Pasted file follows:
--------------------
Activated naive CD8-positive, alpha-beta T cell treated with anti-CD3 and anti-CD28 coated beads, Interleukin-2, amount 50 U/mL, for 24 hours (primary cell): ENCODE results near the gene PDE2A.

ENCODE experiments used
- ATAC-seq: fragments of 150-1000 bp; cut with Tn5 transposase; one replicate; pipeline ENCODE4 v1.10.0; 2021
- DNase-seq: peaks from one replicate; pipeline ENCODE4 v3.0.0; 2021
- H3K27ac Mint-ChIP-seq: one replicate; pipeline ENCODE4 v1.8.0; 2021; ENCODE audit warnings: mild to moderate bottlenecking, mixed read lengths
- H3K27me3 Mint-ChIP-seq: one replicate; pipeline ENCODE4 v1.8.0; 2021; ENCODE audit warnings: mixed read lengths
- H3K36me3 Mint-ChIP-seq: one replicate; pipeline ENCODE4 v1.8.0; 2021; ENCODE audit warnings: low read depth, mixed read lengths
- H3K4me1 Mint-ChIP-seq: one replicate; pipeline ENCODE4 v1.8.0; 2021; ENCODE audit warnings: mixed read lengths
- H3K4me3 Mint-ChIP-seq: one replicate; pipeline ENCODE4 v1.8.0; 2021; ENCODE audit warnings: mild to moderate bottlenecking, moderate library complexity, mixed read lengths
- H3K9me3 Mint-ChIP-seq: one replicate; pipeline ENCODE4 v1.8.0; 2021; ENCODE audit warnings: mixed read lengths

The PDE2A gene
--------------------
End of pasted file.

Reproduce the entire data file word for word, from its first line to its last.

Activated naive CD8-positive, alpha-beta T cell treated with anti-CD3 and anti-CD28 coated beads, Interleukin-2, amount 50 U/mL, for 24 hours (primary cell): ENCODE results near the gene PDE2A.

ENCODE experiments used
- ATAC-seq: fragments of 150-1000 bp; cut with Tn5 transposase; one replicate; pipeline ENCODE4 v1.10.0; 2021
- DNase-seq: peaks from one replicate; pipeline ENCODE4 v3.0.0; 2021
- H3K27ac Mint-ChIP-seq: one replicate; pipeline ENCODE4 v1.8.0; 2021; ENCODE audit warnings: mild to moderate bottlenecking, mixed read lengths
- H3K27me3 Mint-ChIP-seq: one replicate; pipeline ENCODE4 v1.8.0; 2021; ENCODE audit warnings: mixed read lengths
- H3K36me3 Mint-ChIP-seq: one replicate; pipeline ENCODE4 v1.8.0; 2021; ENCODE audit warnings: low read depth, mixed read lengths
- H3K4me1 Mint-ChIP-seq: one replicate; pipeline ENCODE4 v1.8.0; 2021; ENCODE audit warnings: mixed read lengths
- H3K4me3 Mint-ChIP-seq: one replicate; pipeline ENCODE4 v1.8.0; 2021; ENCODE audit warnings: mild to moderate bottlenecking, moderate library complexity, mixed read lengths
- H3K9me3 Mint-ChIP-seq: one replicate; pipeline ENCODE4 v1.8.0; 2021; ENCODE audit warnings: mixed read lengths

The PDE2A gene